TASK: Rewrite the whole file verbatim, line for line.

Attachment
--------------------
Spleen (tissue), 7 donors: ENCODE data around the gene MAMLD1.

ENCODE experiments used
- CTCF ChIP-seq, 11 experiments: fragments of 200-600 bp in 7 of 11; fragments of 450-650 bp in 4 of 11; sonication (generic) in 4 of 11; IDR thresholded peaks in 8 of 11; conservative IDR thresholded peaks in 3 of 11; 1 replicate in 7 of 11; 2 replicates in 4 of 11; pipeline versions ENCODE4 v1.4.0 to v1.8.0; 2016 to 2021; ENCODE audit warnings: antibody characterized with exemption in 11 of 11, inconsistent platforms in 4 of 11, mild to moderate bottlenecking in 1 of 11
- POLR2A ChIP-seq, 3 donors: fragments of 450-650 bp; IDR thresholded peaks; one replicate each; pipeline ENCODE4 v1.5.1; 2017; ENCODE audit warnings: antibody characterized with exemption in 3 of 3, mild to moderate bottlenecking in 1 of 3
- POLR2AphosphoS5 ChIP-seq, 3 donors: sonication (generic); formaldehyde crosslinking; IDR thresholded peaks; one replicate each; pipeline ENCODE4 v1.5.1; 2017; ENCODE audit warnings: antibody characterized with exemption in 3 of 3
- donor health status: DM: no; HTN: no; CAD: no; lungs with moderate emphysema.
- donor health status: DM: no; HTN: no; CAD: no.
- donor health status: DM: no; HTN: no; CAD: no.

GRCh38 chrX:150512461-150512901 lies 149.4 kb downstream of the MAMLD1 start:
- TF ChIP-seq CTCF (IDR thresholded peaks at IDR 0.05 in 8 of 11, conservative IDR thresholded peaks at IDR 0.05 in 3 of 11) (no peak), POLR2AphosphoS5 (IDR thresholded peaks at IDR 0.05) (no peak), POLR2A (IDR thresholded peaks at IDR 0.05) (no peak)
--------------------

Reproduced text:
Spleen (tissue), 7 donors: ENCODE data around the gene MAMLD1.

ENCODE experiments used
- CTCF ChIP-seq, 11 experiments: fragments of 200-600 bp in 7 of 11; fragments of 450-650 bp in 4 of 11; sonication (generic) in 4 of 11; IDR thresholded peaks in 8 of 11; conservative IDR thresholded peaks in 3 of 11; 1 replicate in 7 of 11; 2 replicates in 4 of 11; pipeline versions ENCODE4 v1.4.0 to v1.8.0; 2016 to 2021; ENCODE audit warnings: antibody characterized with exemption in 11 of 11, inconsistent platforms in 4 of 11, mild to moderate bottlenecking in 1 of 11
- POLR2A ChIP-seq, 3 donors: fragments of 450-650 bp; IDR thresholded peaks; one replicate each; pipeline ENCODE4 v1.5.1; 2017; ENCODE audit warnings: antibody characterized with exemption in 3 of 3, mild to moderate bottlenecking in 1 of 3
- POLR2AphosphoS5 ChIP-seq, 3 donors: sonication (generic); formaldehyde crosslinking; IDR thresholded peaks; one replicate each; pipeline ENCODE4 v1.5.1; 2017; ENCODE audit warnings: antibody characterized with exemption in 3 of 3
- donor health status: DM: no; HTN: no; CAD: no; lungs with moderate emphysema.
- donor health status: DM: no; HTN: no; CAD: no.
- donor health status: DM: no; HTN: no; CAD: no.

GRCh38 chrX:150512461-150512901 lies 149.4 kb downstream of the MAMLD1 start:
- TF ChIP-seq CTCF (IDR thresholded peaks at IDR 0.05 in 8 of 11, conservative IDR thresholded peaks at IDR 0.05 in 3 of 11) (no peak), POLR2AphosphoS5 (IDR thresholded peaks at IDR 0.05) (no peak), POLR2A (IDR thresholded peaks at IDR 0.05) (no peak)